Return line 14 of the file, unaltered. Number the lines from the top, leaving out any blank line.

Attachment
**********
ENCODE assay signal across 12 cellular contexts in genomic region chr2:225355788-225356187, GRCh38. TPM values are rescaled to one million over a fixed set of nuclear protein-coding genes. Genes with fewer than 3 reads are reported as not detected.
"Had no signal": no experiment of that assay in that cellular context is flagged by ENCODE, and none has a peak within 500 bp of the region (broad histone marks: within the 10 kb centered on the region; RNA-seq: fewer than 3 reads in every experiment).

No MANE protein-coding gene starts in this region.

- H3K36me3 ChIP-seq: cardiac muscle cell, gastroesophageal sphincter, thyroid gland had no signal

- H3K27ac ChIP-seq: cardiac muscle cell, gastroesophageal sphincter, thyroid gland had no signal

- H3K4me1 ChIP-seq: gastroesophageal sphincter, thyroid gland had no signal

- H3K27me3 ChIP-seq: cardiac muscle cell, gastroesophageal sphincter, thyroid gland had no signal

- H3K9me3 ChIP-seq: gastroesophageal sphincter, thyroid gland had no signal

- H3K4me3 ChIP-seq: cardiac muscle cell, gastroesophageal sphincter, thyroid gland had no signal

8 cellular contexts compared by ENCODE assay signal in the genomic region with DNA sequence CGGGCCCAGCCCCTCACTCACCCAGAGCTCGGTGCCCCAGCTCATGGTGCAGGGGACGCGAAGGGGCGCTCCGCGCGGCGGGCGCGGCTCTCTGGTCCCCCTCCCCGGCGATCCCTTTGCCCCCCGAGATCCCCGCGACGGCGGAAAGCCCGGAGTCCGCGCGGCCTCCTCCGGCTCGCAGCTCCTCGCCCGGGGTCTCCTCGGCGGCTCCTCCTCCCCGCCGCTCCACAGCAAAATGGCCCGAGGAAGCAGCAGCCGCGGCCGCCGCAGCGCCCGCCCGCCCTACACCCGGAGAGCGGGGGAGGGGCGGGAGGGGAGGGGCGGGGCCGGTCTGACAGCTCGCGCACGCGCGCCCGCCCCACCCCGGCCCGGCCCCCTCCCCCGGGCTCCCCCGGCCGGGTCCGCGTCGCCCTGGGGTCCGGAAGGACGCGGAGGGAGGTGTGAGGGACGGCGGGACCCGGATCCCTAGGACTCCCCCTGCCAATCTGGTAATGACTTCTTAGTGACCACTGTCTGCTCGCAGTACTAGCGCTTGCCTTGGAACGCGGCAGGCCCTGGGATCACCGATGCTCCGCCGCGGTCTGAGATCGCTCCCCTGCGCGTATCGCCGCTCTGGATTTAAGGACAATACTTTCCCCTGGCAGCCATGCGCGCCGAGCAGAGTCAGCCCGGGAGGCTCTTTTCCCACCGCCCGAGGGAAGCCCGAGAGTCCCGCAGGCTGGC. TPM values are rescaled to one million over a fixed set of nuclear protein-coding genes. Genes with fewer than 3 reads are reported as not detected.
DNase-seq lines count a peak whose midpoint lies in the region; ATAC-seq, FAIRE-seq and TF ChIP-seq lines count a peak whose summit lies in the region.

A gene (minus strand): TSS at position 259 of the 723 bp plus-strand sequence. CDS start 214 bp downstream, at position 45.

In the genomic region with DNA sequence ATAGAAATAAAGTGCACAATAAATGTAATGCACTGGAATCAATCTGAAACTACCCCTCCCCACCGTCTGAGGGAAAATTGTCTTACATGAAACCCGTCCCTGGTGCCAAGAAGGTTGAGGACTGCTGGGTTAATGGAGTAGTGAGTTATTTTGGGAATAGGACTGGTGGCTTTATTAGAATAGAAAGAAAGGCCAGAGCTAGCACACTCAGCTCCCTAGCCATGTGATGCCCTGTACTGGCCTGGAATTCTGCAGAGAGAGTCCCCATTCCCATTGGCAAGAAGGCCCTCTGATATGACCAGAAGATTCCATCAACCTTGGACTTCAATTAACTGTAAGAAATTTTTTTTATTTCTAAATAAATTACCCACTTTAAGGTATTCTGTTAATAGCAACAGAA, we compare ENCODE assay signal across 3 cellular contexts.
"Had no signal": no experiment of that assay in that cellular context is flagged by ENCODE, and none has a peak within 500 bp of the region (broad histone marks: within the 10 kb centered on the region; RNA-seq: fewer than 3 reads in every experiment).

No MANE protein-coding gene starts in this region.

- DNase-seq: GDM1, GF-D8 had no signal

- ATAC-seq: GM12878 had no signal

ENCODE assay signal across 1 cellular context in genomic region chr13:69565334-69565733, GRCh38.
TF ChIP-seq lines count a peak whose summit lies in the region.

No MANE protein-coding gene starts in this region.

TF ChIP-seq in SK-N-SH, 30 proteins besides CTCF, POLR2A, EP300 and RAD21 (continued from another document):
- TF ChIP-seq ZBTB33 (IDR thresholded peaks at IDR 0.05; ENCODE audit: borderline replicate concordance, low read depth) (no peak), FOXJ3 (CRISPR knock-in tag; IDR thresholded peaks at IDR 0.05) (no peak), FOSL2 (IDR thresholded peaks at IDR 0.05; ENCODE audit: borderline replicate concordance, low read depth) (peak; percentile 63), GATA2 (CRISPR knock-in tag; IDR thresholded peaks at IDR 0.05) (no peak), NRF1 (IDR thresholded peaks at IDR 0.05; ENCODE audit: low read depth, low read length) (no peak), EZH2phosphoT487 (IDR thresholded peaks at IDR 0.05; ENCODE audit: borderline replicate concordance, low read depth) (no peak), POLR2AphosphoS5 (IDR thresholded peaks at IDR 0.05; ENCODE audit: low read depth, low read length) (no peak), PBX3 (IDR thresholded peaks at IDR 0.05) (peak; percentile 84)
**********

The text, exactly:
"Had no signal": no experiment of that assay in that cellular context is flagged by ENCODE, and none has a peak within 500 bp of the region (broad histone marks: within the 10 kb centered on the region; RNA-seq: fewer than 3 reads in every experiment).